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""" Basic functions for manipulating 2d arrays
"""
from __future__ import division, absolute_import, print_function
from numpy.core.numeric import (
absolute, asanyarray, arange, zeros, greater_equal, multiply, ones,
asarray, where, int8, int16, int32, int64, empty, promote_types, diagonal,
nonzero
)
from numpy.core import iinfo, transpose
__all__ = [
'diag', 'diagflat', 'eye', 'fliplr', 'flipud', 'tri', 'triu',
'tril', 'vander', 'histogram2d', 'mask_indices', 'tril_indices',
'tril_indices_from', 'triu_indices', 'triu_indices_from', ]
i1 = iinfo(int8)
i2 = iinfo(int16)
i4 = iinfo(int32)
def _min_int(low, high):
""" get small int that fits the range """
if high <= i1.max and low >= i1.min:
return int8
if high <= i2.max and low >= i2.min:
return int16
if high <= i4.max and low >= i4.min:
return int32
return int64
def fliplr(m):
"""
Flip array in the left/right direction.
Flip the entries in each row in the left/right direction.
Columns are preserved, but appear in a different order than before.
Parameters
----------
m : array_like
Input array, must be at least 2-D.
Returns
-------
f : ndarray
A view of `m` with the columns reversed. Since a view
is returned, this operation is :math:`\\mathcal O(1)`.
See Also
--------
flipud : Flip array in the up/down direction.
rot90 : Rotate array counterclockwise.
Notes
-----
Equivalent to m[:,::-1]. Requires the array to be at least 2-D.
Examples
--------
>>> A = np.diag([1.,2.,3.])
>>> A
array([[ 1., 0., 0.],
[ 0., 2., 0.],
[ 0., 0., 3.]])
>>> np.fliplr(A)
array([[ 0., 0., 1.],
[ 0., 2., 0.],
[ 3., 0., 0.]])
>>> A = np.random.randn(2,3,5)
>>> np.all(np.fliplr(A) == A[:,::-1,...])
True
"""
m = asanyarray(m)
if m.ndim < 2:
raise ValueError("Input must be >= 2-d.")
return m[:, ::-1]
def flipud(m):
"""
Flip array in the up/down direction.
Flip the entries in each column in the up/down direction.
Rows are preserved, but appear in a different order than before.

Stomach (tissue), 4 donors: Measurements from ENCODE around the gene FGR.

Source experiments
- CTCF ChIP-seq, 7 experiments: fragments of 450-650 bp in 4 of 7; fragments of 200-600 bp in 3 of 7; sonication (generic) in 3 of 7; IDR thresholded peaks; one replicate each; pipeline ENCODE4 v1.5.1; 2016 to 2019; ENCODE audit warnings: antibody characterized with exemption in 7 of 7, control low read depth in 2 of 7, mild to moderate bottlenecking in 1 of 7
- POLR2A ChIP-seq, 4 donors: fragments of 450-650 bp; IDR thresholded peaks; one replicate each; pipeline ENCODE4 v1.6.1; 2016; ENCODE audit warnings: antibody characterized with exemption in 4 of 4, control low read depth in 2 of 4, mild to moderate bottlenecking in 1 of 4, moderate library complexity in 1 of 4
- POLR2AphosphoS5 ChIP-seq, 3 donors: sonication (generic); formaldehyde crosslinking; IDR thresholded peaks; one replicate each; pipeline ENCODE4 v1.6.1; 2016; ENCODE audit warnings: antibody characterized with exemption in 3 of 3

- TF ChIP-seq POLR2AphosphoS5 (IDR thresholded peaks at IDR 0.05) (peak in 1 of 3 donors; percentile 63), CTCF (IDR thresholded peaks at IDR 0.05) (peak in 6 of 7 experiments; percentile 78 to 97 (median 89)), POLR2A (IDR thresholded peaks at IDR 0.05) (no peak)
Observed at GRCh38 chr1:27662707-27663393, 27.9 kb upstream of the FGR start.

Parameters
----------
m : array_like
Input array.
Returns
-------
out : array_like
A view of `m` with the rows reversed. Since a view is
returned, this operation is :math:`\\mathcal O(1)`.
See Also
--------
fliplr : Flip array in the left/right direction.
rot90 : Rotate array counterclockwise.
Notes
-----
Equivalent to ``m[::-1,...]``.
Does not require the array to be two-dimensional.
Examples
--------
>>> A = np.diag([1.0, 2, 3])
>>> A
array([[ 1., 0., 0.],
[ 0., 2., 0.],
[ 0., 0., 3.]])
>>> np.flipud(A)
array([[ 0., 0., 3.],
[ 0., 2., 0.],
[ 1., 0., 0.]])
>>> A = np.random.randn(2,3,5)
>>> np.all(np.flipud(A) == A[::-1,...])
True
>>> np.flipud([1,2])
array([2, 1])
"""
m = asanyarray(m)
if m.ndim < 1:
raise ValueError("Input must be >= 1-d.")
return m[::-1, ...]
def eye(N, M=None, k=0, dtype=float):
"""
Return a 2-D array with ones on the diagonal and zeros elsewhere.
Parameters
----------
N : int
Number of rows in the output.
M : int, optional
Number of columns in the output. If None, defaults to `N`.
k : int, optional
Index of the diagonal: 0 (the default) refers to the main diagonal,
a positive value refers to an upper diagonal, and a negative value
to a lower diagonal.
dtype : data-type, optional
Data-type of the returned array.
Returns
-------
I : ndarray of shape (N,M)
An array where all elements are equal to zero, except for the `k`-th
diagonal, whose values are equal to one.
See Also
--------
identity : (almost) equivalent function
diag : diagonal 2-D array from a 1-D array specified by the user.
Examples
--------
>>> np.eye(2, dtype=int)
array([[1, 0],
[0, 1]])
>>> np.eye(3, k=1)
array([[ 0., 1., 0.],
[ 0., 0., 1.],
[ 0., 0., 0.]])
"""
if M is None:
M = N
m = zeros((N, M), dtype=dtype)
if k >= M:
return m
if k >= 0:
i = k
else:
i = (-k) * M
m[:M-k].flat[i::M+1] = 1
return m
def diag(v, k=0):
"""
Extract a diagonal or construct a diagonal array.
See the more detailed documentation for ``numpy.diagonal`` if you use this
function to extract a diagonal and wish to write to the resulting array;
whether it returns a copy or a view depends on what version of numpy you
are using.
Parameters
----------
v : array_like
If `v` is a 2-D array, return a copy of its `k`-th diagonal.
If `v` is a 1-D array, return a 2-D array with `v` on the `k`-th